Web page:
Russia ramps up pressure on foreign tech firms on eve of election
MOSCOW, Sept 16 (Reuters) - Russia on Thursday threatened U.S. social media firms with sizeable fines if they fail to delete content Moscow deems illegal and demanded Apple and Google stop allegedly meddling in its internal affairs on the eve of parliamentary elections.
Internet services are coming under increasing pressure ahead of Russia's Sept. 17-19 parliamentary vote. Russia's authorities have said foreign firms are hampering their efforts to block virtual private networks (VPNs) and online resources linked to jailed Kremlin critic Alexei Navalny. read more
Now, a long-running dispute over banned content looks set to move up a gear after Vadim Subbotin, deputy head of state communications regulator Roskomnadzor, signalled sizeable fines were possible.
"We will now consider applying turnover fines on those companies that systematically violate Roskomnadzor's demands," Interfax news agency cited Subbotin as saying.
While Russia has already levied several small fines on foreign tech companies, imposing penalties based on their turnover suggests potentially much bigger sums.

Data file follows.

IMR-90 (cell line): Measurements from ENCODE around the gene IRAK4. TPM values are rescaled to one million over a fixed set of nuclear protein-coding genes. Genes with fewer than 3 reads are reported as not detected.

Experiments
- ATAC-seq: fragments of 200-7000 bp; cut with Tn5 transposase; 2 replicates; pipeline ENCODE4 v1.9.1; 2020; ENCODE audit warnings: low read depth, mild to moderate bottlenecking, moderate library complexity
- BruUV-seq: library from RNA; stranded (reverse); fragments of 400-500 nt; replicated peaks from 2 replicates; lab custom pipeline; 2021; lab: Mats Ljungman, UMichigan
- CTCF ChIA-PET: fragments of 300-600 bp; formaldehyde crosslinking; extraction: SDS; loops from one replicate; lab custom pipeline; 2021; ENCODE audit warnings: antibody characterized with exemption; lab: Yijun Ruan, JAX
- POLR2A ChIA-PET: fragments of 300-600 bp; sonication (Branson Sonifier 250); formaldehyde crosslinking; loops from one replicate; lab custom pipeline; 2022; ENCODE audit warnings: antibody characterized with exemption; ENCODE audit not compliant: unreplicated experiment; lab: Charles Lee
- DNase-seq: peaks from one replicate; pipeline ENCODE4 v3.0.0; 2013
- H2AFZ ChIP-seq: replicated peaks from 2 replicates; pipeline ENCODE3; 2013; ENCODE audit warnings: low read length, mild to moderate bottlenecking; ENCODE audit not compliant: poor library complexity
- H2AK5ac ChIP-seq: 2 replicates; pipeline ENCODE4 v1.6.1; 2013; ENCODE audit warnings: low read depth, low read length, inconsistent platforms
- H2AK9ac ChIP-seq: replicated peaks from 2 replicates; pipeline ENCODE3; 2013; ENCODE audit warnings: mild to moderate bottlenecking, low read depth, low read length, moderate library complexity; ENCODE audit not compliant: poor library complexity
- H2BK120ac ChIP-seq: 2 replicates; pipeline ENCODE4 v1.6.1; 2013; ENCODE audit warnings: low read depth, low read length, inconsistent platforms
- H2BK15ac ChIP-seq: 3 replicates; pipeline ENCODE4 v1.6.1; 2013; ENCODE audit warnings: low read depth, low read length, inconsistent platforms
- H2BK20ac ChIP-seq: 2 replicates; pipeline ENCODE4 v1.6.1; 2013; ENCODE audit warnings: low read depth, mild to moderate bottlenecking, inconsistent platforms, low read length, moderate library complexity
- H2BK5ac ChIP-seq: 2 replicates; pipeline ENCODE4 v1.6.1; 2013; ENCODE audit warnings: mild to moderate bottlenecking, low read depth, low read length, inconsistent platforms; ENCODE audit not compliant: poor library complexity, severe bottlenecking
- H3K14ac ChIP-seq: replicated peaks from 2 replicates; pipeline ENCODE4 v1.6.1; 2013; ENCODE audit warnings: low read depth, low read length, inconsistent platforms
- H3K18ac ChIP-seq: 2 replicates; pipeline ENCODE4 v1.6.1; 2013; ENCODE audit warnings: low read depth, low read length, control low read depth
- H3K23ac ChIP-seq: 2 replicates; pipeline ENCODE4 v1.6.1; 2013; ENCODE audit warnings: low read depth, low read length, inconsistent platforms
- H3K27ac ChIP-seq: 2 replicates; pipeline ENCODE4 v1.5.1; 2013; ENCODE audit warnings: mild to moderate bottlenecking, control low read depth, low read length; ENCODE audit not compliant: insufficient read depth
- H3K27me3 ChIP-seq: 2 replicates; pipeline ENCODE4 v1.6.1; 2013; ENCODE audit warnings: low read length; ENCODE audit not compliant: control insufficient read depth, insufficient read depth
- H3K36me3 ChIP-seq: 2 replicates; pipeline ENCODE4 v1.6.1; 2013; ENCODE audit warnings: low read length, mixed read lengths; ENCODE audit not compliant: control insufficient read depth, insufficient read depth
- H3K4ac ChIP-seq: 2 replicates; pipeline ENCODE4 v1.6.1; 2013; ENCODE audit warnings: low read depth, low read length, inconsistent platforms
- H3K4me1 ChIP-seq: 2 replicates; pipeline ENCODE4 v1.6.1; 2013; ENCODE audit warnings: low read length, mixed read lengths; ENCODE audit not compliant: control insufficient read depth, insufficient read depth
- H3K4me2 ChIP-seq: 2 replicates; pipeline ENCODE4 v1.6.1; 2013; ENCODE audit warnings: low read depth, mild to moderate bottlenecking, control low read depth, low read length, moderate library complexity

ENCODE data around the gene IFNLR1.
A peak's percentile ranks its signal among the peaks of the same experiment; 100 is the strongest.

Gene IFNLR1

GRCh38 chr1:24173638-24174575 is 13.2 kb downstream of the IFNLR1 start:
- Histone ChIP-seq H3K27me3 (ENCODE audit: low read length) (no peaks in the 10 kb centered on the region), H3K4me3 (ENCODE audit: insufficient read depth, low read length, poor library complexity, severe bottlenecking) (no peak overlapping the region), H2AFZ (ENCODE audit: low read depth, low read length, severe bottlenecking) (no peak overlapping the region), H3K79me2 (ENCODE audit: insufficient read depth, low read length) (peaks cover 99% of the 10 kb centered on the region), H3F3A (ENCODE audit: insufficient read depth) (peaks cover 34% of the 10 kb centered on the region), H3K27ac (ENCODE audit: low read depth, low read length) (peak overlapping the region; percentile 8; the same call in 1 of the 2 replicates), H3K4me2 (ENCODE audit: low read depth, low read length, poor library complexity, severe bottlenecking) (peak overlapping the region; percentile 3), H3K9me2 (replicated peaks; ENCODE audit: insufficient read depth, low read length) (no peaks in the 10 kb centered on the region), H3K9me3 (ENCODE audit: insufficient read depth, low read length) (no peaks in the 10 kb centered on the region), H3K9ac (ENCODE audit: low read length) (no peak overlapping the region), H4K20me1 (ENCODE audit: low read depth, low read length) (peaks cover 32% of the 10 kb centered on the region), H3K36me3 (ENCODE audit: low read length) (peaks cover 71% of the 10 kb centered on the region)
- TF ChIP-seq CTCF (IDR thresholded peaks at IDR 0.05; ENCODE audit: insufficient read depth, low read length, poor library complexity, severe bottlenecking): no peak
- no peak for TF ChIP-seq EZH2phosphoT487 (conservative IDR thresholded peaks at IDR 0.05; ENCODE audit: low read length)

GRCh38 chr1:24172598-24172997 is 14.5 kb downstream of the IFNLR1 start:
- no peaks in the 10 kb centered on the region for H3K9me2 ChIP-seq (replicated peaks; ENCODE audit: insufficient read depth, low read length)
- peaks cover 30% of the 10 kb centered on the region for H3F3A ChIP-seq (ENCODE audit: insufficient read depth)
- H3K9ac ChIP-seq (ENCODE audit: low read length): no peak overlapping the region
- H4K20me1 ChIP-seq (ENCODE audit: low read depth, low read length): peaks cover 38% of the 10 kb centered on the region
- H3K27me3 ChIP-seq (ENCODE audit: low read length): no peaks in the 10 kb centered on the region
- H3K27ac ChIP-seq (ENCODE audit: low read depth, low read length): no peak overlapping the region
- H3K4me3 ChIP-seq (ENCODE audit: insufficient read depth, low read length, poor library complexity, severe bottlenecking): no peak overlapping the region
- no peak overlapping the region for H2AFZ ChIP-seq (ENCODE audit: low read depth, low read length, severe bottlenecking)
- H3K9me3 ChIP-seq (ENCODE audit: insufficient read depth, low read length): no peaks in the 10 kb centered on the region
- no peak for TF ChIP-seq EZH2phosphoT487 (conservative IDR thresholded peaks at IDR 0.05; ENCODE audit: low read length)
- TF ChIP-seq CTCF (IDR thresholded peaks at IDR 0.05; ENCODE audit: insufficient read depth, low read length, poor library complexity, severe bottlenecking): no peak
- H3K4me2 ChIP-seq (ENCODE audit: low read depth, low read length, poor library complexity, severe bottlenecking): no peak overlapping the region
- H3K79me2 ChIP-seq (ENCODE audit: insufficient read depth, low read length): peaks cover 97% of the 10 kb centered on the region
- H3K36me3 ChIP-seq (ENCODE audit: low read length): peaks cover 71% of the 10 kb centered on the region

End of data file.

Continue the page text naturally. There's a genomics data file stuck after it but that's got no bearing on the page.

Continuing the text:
Subbotin named Facebook (FB.O), Twitter (TWTR.N) and Alphabet's (GOOGL.O) Google as some of the firms at risk.
Roskomnadzor now has "substantial" tools capable of enforcing the requirements of Russian law, he said, without giving further details.
Roskomnadzor has successfully slowed the speed of Twitter since March, impeded some VPN providers from operating, and last week blocked major domain name system (DNS) services for several hours. read more
"Now, Russia is way ahead of China in terms of blocking capabilities," IT expert Mikhail Klimarev told Reuters.
Earlier on Thursday, lawmaker Andrei Klimov said Russian prosecutors had made official approaches to Apple (AAPL.O) CEO Tim Cook and Google CEO Sundar Pichai on Sept. 9, telling them to stop breaking Russian law by continuing to allow people to access Navalny's banned tactical voting app on their companies' stores.
"(Apple and Google's) actions during Russian elections are seen as illegal and directly linked to interference in Russia's purely domestic affairs," Interfax cited Klimov as saying.
Apple and Google did not immediately respond to requests for comment.
Apple's AppStore suffered an outage earlier this week and GlobalCheck, a group that monitors websites' accessibility in Russia, late on Wednesday said telecoms operators had started blocking access to Google Docs.
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